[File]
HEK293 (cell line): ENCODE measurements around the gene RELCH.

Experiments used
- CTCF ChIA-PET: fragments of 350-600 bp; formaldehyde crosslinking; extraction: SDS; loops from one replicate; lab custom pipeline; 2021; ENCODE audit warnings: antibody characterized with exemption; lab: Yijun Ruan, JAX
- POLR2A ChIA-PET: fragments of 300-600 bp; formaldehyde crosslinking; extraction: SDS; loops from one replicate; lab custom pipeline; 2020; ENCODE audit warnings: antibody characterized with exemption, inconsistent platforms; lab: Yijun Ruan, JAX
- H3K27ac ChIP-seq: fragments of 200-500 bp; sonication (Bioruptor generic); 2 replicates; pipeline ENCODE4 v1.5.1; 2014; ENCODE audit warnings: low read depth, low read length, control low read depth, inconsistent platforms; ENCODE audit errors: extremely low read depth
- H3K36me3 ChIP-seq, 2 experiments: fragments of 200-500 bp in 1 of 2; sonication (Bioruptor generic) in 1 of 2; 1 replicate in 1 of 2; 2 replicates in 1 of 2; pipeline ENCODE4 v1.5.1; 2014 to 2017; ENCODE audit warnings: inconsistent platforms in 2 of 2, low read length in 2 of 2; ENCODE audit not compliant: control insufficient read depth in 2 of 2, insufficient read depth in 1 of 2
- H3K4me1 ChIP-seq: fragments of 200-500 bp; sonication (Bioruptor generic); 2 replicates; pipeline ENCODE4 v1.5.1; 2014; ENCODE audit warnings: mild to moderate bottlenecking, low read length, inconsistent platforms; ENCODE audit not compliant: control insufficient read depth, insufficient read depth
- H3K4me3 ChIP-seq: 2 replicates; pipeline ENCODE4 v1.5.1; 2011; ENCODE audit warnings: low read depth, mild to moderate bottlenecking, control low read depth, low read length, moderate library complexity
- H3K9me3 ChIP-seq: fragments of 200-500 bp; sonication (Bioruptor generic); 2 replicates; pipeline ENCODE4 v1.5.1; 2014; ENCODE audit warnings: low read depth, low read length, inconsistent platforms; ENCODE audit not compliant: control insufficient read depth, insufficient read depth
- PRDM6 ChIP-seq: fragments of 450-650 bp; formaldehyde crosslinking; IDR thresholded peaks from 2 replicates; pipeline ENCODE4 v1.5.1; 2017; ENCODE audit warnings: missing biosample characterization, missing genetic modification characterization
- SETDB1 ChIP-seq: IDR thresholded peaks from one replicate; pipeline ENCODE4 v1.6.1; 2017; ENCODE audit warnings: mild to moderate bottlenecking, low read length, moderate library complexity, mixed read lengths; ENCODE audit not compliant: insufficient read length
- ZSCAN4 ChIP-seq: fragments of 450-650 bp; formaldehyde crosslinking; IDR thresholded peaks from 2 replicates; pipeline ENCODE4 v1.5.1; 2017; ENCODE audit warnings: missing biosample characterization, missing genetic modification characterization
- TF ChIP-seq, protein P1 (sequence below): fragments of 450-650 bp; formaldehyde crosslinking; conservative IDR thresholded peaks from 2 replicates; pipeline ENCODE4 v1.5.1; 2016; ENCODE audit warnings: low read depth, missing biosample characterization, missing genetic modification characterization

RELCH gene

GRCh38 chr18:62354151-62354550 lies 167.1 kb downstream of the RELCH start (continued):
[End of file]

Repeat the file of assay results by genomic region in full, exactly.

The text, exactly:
HEK293 (cell line): ENCODE measurements around the gene RELCH.

Experiments used
- CTCF ChIA-PET: fragments of 350-600 bp; formaldehyde crosslinking; extraction: SDS; loops from one replicate; lab custom pipeline; 2021; ENCODE audit warnings: antibody characterized with exemption; lab: Yijun Ruan, JAX
- POLR2A ChIA-PET: fragments of 300-600 bp; formaldehyde crosslinking; extraction: SDS; loops from one replicate; lab custom pipeline; 2020; ENCODE audit warnings: antibody characterized with exemption, inconsistent platforms; lab: Yijun Ruan, JAX
- H3K27ac ChIP-seq: fragments of 200-500 bp; sonication (Bioruptor generic); 2 replicates; pipeline ENCODE4 v1.5.1; 2014; ENCODE audit warnings: low read depth, low read length, control low read depth, inconsistent platforms; ENCODE audit errors: extremely low read depth
- H3K36me3 ChIP-seq, 2 experiments: fragments of 200-500 bp in 1 of 2; sonication (Bioruptor generic) in 1 of 2; 1 replicate in 1 of 2; 2 replicates in 1 of 2; pipeline ENCODE4 v1.5.1; 2014 to 2017; ENCODE audit warnings: inconsistent platforms in 2 of 2, low read length in 2 of 2; ENCODE audit not compliant: control insufficient read depth in 2 of 2, insufficient read depth in 1 of 2
- H3K4me1 ChIP-seq: fragments of 200-500 bp; sonication (Bioruptor generic); 2 replicates; pipeline ENCODE4 v1.5.1; 2014; ENCODE audit warnings: mild to moderate bottlenecking, low read length, inconsistent platforms; ENCODE audit not compliant: control insufficient read depth, insufficient read depth
- H3K4me3 ChIP-seq: 2 replicates; pipeline ENCODE4 v1.5.1; 2011; ENCODE audit warnings: low read depth, mild to moderate bottlenecking, control low read depth, low read length, moderate library complexity
- H3K9me3 ChIP-seq: fragments of 200-500 bp; sonication (Bioruptor generic); 2 replicates; pipeline ENCODE4 v1.5.1; 2014; ENCODE audit warnings: low read depth, low read length, inconsistent platforms; ENCODE audit not compliant: control insufficient read depth, insufficient read depth
- PRDM6 ChIP-seq: fragments of 450-650 bp; formaldehyde crosslinking; IDR thresholded peaks from 2 replicates; pipeline ENCODE4 v1.5.1; 2017; ENCODE audit warnings: missing biosample characterization, missing genetic modification characterization
- SETDB1 ChIP-seq: IDR thresholded peaks from one replicate; pipeline ENCODE4 v1.6.1; 2017; ENCODE audit warnings: mild to moderate bottlenecking, low read length, moderate library complexity, mixed read lengths; ENCODE audit not compliant: insufficient read length
- ZSCAN4 ChIP-seq: fragments of 450-650 bp; formaldehyde crosslinking; IDR thresholded peaks from 2 replicates; pipeline ENCODE4 v1.5.1; 2017; ENCODE audit warnings: missing biosample characterization, missing genetic modification characterization
- TF ChIP-seq, protein P1 (sequence below): fragments of 450-650 bp; formaldehyde crosslinking; conservative IDR thresholded peaks from 2 replicates; pipeline ENCODE4 v1.5.1; 2016; ENCODE audit warnings: low read depth, missing biosample characterization, missing genetic modification characterization

RELCH gene

GRCh38 chr18:62354151-62354550 lies 167.1 kb downstream of the RELCH start (continued):